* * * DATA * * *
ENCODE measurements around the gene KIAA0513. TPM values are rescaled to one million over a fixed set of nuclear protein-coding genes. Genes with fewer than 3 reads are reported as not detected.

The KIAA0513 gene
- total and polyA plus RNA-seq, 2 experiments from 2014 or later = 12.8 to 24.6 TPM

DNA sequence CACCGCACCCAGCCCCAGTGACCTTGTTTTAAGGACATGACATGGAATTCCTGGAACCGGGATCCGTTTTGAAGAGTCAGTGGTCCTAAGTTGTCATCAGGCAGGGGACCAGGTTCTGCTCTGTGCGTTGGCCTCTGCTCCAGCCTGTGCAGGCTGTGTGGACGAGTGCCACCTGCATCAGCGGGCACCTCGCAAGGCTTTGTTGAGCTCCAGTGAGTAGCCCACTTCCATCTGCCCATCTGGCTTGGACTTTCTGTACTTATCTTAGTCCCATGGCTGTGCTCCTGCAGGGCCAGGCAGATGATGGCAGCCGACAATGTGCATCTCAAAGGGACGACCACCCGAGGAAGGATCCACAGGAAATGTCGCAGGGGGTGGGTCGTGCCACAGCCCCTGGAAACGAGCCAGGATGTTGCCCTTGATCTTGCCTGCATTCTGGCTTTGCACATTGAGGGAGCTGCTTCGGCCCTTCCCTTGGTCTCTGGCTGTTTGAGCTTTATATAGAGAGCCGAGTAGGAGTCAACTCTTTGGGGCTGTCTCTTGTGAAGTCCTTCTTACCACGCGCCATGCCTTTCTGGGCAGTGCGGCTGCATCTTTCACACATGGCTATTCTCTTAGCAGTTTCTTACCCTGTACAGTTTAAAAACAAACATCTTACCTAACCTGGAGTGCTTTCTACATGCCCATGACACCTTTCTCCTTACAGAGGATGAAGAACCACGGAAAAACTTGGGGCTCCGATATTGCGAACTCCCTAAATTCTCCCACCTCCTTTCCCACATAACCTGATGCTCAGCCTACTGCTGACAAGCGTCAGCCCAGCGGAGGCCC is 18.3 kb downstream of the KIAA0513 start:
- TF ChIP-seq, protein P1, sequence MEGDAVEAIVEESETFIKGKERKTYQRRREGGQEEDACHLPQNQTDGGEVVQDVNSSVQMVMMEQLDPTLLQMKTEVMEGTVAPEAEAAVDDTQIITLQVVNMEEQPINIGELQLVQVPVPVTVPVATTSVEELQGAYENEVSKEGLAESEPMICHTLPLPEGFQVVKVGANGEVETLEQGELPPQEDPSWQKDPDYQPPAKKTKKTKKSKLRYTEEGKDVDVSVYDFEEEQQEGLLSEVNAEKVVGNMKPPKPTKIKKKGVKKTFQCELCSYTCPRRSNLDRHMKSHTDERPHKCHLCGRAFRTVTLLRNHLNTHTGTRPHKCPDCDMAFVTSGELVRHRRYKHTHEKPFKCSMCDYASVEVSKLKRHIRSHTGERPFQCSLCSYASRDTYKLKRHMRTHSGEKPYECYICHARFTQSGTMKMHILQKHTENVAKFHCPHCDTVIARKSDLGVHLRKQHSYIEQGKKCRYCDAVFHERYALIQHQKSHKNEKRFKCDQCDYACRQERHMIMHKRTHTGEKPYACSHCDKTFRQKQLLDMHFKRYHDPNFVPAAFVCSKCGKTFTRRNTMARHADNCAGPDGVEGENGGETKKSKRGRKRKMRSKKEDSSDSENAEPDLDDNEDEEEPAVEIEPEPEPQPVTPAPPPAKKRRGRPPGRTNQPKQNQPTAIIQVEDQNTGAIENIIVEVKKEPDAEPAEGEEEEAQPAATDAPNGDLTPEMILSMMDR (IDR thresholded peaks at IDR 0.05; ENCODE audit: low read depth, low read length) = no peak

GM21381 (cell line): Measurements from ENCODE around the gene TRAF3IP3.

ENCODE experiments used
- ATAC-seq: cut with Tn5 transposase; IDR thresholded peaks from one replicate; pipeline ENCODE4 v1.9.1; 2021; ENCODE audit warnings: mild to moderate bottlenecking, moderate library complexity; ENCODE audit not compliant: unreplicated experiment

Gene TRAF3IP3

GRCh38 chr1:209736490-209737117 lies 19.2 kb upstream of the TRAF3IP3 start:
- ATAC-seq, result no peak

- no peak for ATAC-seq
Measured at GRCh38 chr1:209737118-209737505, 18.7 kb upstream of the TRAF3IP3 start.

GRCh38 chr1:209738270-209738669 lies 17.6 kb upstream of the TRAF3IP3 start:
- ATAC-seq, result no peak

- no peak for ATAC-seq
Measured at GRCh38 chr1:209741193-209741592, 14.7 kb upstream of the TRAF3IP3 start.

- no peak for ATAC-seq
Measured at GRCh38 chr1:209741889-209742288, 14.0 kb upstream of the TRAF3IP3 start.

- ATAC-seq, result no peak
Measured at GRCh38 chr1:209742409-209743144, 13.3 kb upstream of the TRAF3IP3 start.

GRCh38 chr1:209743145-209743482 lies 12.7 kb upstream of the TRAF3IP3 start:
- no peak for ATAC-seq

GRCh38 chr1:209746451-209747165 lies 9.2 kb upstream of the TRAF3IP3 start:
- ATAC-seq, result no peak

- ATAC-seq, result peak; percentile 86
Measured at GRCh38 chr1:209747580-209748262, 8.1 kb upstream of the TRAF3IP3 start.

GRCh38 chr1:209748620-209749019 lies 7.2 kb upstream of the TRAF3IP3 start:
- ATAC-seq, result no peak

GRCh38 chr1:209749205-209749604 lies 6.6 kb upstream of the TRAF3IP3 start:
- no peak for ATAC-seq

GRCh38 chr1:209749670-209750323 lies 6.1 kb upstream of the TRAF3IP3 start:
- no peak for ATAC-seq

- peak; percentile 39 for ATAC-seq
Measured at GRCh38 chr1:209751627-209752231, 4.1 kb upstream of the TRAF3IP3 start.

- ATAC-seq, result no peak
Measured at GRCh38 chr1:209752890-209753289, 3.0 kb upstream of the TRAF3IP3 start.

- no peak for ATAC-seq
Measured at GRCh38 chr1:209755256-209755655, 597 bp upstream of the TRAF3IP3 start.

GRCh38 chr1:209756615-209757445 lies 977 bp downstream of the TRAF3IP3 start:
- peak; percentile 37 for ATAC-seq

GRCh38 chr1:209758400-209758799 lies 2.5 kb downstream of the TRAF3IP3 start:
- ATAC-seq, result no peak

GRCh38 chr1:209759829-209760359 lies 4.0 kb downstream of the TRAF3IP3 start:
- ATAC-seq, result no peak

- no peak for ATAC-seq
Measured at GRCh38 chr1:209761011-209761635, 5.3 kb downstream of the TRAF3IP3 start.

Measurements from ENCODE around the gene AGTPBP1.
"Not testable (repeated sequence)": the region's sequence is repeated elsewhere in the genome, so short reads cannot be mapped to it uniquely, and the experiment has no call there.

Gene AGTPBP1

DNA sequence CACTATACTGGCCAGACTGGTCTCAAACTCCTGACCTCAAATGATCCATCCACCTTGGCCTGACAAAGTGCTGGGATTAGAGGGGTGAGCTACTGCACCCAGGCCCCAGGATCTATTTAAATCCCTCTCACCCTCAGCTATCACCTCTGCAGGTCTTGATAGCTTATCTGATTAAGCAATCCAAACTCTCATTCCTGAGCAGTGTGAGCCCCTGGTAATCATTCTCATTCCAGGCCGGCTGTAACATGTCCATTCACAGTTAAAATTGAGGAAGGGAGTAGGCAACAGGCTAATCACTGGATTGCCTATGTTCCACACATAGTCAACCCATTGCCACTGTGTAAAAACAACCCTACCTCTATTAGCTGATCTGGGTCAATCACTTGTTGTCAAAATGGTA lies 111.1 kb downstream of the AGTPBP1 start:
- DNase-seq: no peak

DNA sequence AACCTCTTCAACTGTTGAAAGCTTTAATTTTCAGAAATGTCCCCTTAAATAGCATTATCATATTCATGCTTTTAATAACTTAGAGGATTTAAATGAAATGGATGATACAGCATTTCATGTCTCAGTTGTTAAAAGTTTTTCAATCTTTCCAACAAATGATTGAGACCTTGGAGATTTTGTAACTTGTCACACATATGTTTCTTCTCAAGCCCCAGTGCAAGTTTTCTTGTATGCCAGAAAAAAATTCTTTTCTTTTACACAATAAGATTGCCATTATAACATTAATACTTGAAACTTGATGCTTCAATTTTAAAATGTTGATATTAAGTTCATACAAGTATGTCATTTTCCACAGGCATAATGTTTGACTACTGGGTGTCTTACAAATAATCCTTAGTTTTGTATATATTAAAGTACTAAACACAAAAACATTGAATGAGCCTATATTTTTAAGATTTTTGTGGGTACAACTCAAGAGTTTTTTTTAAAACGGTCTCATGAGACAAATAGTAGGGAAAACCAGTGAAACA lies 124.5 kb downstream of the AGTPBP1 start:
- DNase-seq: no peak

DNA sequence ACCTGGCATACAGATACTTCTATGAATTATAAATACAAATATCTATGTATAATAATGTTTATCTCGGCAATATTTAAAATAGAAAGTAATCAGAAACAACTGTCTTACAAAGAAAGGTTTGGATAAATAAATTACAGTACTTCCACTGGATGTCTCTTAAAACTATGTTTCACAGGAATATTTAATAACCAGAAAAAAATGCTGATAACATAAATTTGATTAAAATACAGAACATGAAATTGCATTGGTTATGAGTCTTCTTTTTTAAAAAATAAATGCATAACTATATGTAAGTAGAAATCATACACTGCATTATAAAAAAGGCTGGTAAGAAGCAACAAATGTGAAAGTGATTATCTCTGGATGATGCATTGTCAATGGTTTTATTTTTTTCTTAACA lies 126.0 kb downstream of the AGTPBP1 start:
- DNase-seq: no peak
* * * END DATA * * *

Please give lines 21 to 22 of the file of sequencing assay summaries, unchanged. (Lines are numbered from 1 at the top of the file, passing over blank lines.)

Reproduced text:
Measured at GRCh38 chr1:209742409-209743144, 13.3 kb upstream of the TRAF3IP3 start.

GRCh38 chr1:209743145-209743482 lies 12.7 kb upstream of the TRAF3IP3 start: